Mitchell, now 55, alleged he was assaulted after a team doctor treated him with a sedative
Former Australia Under-19 cricketer Jamie Mitchell has alleged that he was "sexually abused" by team officials during the tour of Sri Lanka in 1985.
Mitchell, now 55, alleged he was assaulted after a team doctor treated him with a sedative. He made the allegations in an Australian Broadcasting Corporation (ABC) interview.
Mitchell was an 18-year-old batsman on that tour. The under-19 side was seen as a "feeder" into the national side.
Australian police are investigating allegations and Cricket Australia said it is co-operating with the police investigation.
Mitchell had decided to seek answers from Cricket Australia last August after seeing a team picture online. He also reported the matter to the government’s corruption and abuse watchdog which contacted federal police.
Mitchell — speaking through his lawyers — said the tour had caused "trauma and distress" throughout his life, and he was now searching for answers regarding what may have happened on the tour.
"I’m relieved that, finally, there’s some scrutiny of that 1985 tour," Mitchell was quoted as saying by ABC website.
"Instead of being a highlight of my cricketing life, the tour has caused me trauma and distress over many years.
"Cricket Australia has a chance to distinguish itself by facing up to this issue and doing the right thing. And that means transparency, starting with proper answers to many questions. I’m going to send a list of them to Cricket Australia."
Among a list of six questions, Mitchell said he wants to know where the reports and reviews of the tour are, and what happened to his medical records from the tour.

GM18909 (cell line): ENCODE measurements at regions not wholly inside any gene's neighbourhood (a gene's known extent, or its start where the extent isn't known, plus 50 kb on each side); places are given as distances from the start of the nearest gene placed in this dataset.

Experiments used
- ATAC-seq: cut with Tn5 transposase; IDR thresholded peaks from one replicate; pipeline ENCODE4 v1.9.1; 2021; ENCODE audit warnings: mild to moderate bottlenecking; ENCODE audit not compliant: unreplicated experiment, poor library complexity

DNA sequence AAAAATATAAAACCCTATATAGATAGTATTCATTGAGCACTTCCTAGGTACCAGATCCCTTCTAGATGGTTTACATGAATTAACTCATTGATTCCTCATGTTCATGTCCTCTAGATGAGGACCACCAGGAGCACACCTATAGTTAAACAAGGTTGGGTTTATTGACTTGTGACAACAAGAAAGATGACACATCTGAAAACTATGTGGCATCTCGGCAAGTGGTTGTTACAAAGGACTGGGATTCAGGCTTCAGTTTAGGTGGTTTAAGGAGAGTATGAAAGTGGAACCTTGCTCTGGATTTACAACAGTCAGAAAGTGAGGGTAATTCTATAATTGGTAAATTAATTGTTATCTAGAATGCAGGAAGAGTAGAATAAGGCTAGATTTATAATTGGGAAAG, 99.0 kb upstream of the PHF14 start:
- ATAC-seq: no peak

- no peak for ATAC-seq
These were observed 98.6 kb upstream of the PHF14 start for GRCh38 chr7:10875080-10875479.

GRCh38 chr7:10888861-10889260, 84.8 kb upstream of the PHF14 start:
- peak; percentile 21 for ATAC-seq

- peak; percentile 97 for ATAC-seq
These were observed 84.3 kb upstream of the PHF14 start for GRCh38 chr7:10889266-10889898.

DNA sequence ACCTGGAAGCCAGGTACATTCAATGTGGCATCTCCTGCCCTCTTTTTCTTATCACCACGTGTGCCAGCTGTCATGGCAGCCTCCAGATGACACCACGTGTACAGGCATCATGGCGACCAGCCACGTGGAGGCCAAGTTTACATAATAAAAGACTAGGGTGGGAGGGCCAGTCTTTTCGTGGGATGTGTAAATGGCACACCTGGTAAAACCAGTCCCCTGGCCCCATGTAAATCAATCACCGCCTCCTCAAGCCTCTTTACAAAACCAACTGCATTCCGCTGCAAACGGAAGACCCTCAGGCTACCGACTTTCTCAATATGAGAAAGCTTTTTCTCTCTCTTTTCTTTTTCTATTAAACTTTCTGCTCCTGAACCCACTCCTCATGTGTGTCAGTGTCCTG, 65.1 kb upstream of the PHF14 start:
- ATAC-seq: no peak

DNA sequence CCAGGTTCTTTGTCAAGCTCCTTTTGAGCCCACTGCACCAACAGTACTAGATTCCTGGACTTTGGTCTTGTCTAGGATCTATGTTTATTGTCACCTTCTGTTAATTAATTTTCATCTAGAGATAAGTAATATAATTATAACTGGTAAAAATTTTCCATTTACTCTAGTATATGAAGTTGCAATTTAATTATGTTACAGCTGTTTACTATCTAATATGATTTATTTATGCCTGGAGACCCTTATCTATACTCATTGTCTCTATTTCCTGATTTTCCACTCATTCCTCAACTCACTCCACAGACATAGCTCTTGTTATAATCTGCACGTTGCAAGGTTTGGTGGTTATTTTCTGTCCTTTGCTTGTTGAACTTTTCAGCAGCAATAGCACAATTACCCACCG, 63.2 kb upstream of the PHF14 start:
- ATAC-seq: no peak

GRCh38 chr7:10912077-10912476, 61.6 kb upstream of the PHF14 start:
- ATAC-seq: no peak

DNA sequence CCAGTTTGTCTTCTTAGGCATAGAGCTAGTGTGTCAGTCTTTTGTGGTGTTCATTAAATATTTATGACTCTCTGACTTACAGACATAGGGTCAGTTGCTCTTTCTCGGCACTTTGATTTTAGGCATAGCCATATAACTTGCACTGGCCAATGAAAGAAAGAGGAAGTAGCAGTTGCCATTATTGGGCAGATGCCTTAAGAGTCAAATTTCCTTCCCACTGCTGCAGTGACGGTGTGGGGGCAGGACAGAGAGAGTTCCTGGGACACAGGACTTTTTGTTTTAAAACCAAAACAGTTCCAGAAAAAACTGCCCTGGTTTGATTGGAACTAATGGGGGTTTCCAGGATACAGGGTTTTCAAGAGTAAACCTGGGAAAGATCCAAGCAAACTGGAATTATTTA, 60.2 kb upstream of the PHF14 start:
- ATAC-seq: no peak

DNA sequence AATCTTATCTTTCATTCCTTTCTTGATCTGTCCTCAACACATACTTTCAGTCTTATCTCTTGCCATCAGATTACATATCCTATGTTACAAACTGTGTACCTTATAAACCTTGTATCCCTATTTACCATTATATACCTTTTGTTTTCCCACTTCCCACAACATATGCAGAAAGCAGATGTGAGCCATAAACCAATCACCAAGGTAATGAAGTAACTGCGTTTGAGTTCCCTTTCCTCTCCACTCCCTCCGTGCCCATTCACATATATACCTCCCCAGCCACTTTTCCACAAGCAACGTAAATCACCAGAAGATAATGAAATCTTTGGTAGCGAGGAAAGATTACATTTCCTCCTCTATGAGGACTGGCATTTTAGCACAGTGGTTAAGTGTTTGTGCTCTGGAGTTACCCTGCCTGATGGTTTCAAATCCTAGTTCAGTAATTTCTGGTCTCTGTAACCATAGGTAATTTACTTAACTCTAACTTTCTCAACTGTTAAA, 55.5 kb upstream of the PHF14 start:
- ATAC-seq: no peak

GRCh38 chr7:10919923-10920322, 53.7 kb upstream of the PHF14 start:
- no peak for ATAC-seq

"My focus is on getting answers and on player welfare. I’m expecting Cricket Australia to take this very seriously."
According to reports, on the night of March 30 in Colombo, Mitchell said he felt unwell and went to the team doctor, who injected him with a strong drug that knocked him out for at least 10 hours.
He said his teammates were instructed not to check up on him in his room that night, and he believes in that period he was assaulted by a leading team official. He did not give any further details in the interview on how that occurred.
"My teammates left. Anyone could have come in and had access to me," he told the ABC according to a BBC report.
"Most of the guys have said they lost me for a couple of days. They remember putting me under the shower the next morning, to get me ready for the flight. They remember trying to dress me. And when we landed, I was wheeled to my parents in a wheelchair."
Cricket Australia’s chief executive Nick Hockley said his organisation was committed to protecting its players and staff.
"We are completely committed to ensuring our organisation and sport provides an inclusive, safe and supportive culture for everyone. We have no tolerance for any form of abuse," Hockley said.
"I wish to acknowledge the courage of Jamie Mitchell in bringing these allegations to our attention. We are assisting the police in their investigation and wish to support Mr Mitchell in any way we can.
"I would like to acknowledge all survivors of abuse and commend their courage." Hockley said he was not aware of any missing documents.
The ABC report said a Cricket Australia spokesman acknowledged that several documents relating to the tour do exist and that investigators are aware of them.
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